Bruce Bowen with the Clippers.

Turnover in the local announcing ranks happens, but the Los Angeles Clippers have made a change for reportedly a highly unusual reason. Former Spurs, Heat, Celtics and Sixers player Bruce Bowen was hired as the analyst for Fox Sports West’s Clippers’ broadcasts last year (replacing long-time analyst Michael Smith, who’d played for the team in 1995 and then spent 19 seasons as their color commentator) alongside Ralph Lawler, but as per ESPN’s Adrian Wojnarowski, he’s now out after one season.

The reason doesn’t appear to be anything Bowen said on a Clippers’ broadcast or even anything he said about a Clippers’ player, but comments he made on a Sirius XM radio interview about then-San Antonio Spurs player Kawhi Leonard (now with the Toronto Raptors):

In the aftermath of critical comments about 2019 free agent target Kawhi Leonard, Bruce Bowen won’t be renewed as the LA Clippers television game analyst next season, sources told ESPN. …The sides were expected to move forward on a new deal before Bowen’s public comments on Leonard, sources said.

…”I think there’s nothing but excuses going on,” Bowen told Sirius XM Radio on June 22. “First, it was, ‘Well I was misdiagnosed.’ Look here: You got $18 million this year, and you think that they’re trying to rush you? You didn’t play for the most part a full season this year. And you’re the go-to guy, you’re the franchise, and you want to say that they didn’t have your best interest at heart? Are you kidding me?”

“I think he’s getting bad advice,” Bowen told Sirius. “I think what you’re starting to see now is an individual given a certain amount of advice, and it’s not the right advice. Here it is: You were protected in San Antonio. You were able to come up during a time where you still could lean on Tim [Duncan], Tony [Parker] and Manu [Ginobili].”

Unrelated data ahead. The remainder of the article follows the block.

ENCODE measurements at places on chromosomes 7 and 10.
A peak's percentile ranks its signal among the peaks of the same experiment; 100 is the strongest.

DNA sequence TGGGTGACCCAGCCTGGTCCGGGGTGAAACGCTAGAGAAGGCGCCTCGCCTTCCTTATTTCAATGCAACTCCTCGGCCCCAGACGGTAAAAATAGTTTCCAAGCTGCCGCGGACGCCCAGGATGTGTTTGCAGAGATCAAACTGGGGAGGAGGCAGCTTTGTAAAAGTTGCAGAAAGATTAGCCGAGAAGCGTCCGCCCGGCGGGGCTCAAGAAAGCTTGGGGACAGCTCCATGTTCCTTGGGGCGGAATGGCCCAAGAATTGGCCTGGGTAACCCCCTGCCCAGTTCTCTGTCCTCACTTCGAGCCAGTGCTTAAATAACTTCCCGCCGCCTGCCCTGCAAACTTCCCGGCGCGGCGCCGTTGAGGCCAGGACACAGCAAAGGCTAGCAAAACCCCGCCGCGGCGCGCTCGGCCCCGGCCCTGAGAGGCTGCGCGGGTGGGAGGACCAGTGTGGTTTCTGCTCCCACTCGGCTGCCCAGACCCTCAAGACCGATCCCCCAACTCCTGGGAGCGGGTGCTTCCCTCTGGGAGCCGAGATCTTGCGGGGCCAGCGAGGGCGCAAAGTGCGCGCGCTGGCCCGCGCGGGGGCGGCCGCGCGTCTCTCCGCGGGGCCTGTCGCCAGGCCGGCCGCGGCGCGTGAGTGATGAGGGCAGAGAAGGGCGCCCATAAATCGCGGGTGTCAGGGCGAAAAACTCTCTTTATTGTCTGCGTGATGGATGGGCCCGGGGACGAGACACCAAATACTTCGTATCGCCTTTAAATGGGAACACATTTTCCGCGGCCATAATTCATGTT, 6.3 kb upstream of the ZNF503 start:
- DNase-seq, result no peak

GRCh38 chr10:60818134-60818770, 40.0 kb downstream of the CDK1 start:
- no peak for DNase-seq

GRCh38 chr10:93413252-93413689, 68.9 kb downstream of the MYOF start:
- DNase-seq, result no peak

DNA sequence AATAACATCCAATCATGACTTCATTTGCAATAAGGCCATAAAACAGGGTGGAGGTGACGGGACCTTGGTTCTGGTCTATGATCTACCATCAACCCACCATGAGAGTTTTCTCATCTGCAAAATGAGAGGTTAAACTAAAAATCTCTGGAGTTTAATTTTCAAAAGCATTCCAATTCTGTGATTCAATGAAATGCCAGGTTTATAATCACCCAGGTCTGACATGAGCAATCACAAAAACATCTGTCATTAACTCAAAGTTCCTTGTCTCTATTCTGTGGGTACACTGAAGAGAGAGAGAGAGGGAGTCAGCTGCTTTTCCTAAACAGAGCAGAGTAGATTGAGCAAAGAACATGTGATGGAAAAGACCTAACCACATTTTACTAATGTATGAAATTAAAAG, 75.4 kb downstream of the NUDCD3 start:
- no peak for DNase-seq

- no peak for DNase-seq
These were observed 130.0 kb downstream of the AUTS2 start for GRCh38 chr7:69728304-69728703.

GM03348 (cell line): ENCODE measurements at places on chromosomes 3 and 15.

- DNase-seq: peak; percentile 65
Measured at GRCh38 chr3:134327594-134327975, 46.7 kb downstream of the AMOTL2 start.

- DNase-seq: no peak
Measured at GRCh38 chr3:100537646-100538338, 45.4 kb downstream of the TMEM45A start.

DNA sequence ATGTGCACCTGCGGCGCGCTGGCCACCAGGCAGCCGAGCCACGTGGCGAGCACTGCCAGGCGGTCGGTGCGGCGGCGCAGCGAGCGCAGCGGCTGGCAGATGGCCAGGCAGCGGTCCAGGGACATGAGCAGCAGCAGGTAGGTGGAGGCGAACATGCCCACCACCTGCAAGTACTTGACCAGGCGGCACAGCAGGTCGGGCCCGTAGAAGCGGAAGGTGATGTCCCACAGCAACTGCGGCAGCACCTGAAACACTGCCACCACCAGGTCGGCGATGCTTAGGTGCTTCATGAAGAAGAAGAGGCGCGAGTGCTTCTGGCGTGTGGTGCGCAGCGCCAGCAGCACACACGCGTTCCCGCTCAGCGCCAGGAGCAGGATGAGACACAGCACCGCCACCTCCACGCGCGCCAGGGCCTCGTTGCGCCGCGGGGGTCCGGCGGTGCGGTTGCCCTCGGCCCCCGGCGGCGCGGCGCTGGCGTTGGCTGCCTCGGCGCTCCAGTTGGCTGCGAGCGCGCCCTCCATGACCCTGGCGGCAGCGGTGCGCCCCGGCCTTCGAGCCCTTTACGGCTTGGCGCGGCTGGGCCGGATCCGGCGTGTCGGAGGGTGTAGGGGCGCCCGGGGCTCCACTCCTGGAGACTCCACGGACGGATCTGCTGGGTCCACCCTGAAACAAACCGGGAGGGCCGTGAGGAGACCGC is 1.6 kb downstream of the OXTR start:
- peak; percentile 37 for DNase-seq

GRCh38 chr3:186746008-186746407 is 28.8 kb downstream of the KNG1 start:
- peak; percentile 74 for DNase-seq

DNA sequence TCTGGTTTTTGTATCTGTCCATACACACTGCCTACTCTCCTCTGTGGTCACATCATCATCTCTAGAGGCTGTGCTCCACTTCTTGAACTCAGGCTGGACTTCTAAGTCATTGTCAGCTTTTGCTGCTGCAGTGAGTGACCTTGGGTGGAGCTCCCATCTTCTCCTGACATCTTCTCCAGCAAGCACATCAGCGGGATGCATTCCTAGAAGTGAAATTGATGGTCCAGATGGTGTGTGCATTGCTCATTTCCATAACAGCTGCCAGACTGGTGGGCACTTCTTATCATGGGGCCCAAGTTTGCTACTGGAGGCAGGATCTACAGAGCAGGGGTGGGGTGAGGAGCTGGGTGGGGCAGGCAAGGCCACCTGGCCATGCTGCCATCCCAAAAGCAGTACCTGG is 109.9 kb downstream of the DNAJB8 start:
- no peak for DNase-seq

Bowen’s contract was with Fox Sports West, not the team, but like all NBA teams, the Clippers have a lot of say in who works their TV broadcasts. But why would they care what one of their broadcasters says in a separate interview about a player who wasn’t on the team at the time and still isn’t on the team now? Well, Leonard’s a free agent in the summer of 2019, and Wojnarowski’s sources say he’s primarily interested in signing with the Lakers or the Clippers. The Clippers are trying hard to sell him on their team, and they’ve cleared enough cap space to sign two max-contract players. So they probably decided that it wasn’t worth keeping an analyst around who might hinder their efforts to recruit Leonard.

This is an interesting overall development, though, and just the latest landmine for local broadcasters to avoid. We’ve seen some local broadcasters get in trouble for on-air remarks, but those usually haven’t been about particular players. And of course there have been some flare-ups between broadcasters and athletes, but many have involved the team the broadcasters are calling. When there has been local broadcasting controversy involving players on another team (hello, Joe Simpson), that’s often led to some harsh words, but rarely any suspensions or firings. But with local broadcasters often seen as an extension of the team, it’s understandable why the team might think their negative comments about a pending free agent could hurt the chances of bringing in that player. Whether that justifies making a broadcasting change or not is a different story, but the Bowen case shows at least one team thinks that way.

[ESPN]

About Andrew Bucholtz

Andrew Bucholtz is a staff writer for Awful Announcing.